3. It goes into great detail. I just cooked a fish soup and there was around ten different recipes, plus variations. However, the book is not an encyclopedia.
Third, some negative things:
1. No weight or metric measures.
With the tightening economy, it pays to eat well at home. Glorious French Food: A Fresh Approach to the Classics updates French recipes while maintaining high taste value. Cooks can now eat well at home instead of paying high prices at French restaurants. Gourmet cooking is simplified but tasty when using recipes from Peterson's cookbook.
I've never owned a cookbook from this author, but after trying his French recipes I will be buying more of his cookbooks in the future.
These recipes are not rocket science; Peterson guides one well through the more unfamiliar techniques as needed. These are generally extremely well written recipes, often with a commentary on a dish's history or general context, and gives many lessons in technique, without "lecturing". Best of all, the few recipes I've tried have been very tasty!
Do read "Read this first", the first 30 pages, before progressing to individual recipes, to get a broad idea of what it to be presented, and needed as backgroundl Curiously, he recommends not to saute or cook at higher heat in a mixture of butter and oil. That's his choice, however I've seen this mixture as the saute norm, rather than an exception, in French kitchens in the USA and in France. He is an American cook, not a Classically trained French master chef.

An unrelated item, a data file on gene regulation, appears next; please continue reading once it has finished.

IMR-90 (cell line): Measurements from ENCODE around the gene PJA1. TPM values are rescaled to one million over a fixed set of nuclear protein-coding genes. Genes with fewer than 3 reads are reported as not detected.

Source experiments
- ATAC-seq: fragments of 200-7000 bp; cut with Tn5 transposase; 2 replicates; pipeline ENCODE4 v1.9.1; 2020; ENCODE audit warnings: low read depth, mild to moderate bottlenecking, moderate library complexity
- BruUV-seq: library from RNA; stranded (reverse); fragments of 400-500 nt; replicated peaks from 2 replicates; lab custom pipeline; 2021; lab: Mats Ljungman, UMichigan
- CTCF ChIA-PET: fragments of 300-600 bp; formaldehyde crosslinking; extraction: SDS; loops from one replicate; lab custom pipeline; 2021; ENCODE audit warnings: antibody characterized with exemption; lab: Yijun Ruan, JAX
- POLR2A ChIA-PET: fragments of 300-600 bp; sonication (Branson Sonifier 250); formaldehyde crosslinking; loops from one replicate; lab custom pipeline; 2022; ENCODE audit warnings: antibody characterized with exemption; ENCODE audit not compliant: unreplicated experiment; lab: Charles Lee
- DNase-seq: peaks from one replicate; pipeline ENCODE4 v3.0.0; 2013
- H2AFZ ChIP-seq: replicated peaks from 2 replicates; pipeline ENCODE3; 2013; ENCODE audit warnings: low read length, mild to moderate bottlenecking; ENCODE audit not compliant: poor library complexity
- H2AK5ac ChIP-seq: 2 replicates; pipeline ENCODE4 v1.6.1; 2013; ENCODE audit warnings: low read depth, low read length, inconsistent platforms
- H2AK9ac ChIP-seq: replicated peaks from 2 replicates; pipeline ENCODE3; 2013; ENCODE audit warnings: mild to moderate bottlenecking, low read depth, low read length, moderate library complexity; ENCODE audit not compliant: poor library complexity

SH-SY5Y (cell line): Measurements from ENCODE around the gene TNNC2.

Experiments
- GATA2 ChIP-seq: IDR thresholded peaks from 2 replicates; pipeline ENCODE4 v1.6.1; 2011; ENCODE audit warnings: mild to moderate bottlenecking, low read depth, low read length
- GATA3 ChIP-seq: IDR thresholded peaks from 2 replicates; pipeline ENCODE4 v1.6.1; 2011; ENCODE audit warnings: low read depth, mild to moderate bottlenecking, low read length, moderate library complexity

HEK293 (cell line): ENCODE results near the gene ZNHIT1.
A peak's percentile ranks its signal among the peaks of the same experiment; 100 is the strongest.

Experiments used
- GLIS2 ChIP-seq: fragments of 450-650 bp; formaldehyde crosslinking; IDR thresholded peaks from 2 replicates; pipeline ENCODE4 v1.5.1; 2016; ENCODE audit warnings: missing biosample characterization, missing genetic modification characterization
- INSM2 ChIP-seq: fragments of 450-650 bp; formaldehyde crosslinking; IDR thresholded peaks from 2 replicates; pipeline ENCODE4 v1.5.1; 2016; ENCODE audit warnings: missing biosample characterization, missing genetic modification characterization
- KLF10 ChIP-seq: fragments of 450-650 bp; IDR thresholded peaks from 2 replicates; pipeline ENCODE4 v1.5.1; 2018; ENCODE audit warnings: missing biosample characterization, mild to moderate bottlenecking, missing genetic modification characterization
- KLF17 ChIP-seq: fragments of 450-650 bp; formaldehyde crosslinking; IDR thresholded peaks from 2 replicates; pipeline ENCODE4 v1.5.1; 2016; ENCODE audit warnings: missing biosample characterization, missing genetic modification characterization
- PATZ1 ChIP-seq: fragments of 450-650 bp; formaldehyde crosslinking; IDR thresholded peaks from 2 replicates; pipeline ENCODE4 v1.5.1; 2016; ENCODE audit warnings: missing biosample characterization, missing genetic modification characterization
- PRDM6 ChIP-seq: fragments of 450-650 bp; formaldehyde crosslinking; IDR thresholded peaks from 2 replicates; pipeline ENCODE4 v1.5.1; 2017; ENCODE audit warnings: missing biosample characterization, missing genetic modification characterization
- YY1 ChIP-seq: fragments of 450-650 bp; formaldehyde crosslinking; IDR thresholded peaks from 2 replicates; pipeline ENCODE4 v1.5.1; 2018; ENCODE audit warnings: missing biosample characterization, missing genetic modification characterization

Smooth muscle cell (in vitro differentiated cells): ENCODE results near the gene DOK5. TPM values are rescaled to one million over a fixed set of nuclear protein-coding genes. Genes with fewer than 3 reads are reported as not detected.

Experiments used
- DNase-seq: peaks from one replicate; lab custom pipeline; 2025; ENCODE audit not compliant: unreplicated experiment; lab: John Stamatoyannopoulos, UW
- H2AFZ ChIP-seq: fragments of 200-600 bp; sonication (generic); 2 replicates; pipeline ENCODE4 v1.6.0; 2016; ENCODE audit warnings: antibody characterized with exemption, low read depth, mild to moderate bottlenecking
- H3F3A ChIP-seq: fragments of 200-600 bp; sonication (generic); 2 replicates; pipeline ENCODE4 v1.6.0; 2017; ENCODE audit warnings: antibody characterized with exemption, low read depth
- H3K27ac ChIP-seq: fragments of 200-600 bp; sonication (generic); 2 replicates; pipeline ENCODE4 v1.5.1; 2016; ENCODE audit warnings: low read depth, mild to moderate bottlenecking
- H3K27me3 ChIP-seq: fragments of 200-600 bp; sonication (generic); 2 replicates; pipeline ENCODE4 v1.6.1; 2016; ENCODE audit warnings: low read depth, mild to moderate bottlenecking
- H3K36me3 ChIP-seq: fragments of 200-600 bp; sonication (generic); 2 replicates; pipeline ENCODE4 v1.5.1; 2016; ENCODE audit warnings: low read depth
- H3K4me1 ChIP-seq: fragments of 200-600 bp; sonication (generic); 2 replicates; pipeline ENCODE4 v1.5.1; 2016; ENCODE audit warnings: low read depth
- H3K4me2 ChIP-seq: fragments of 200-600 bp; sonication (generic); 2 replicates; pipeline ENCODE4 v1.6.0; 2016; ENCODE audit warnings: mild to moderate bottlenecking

Some recipe topics include: Various salads, assorted cooked vegetables, pates and terrines, omelettes, souffles, cheese fondues, vichyssoise (not truly French in origin, but actually American), oxtail soup and stews, vegetable and fish soups, mussels, scallops, soles and lobster dishes, with easily 5 dishes within each of the named categories. It goes on with chicken, duck, veal, rabbit, and many beef dishes. Desserts include tarts, mousse, custards, crepes, cakes, and preserves. Almost encyclopedic in coverage, more than enough to keep you busy for years, cooking classic French dishes.
Even if you do not get around to cook one recipe from this book, you will enjoy reading these tantalizing recipes, and with Peterson's writing style, savor the varied selections of French dishes, learning many techniques and "secrets" from a great chef, these techniques carry over into cooking with all sorts of ingredients available at your local grocery store!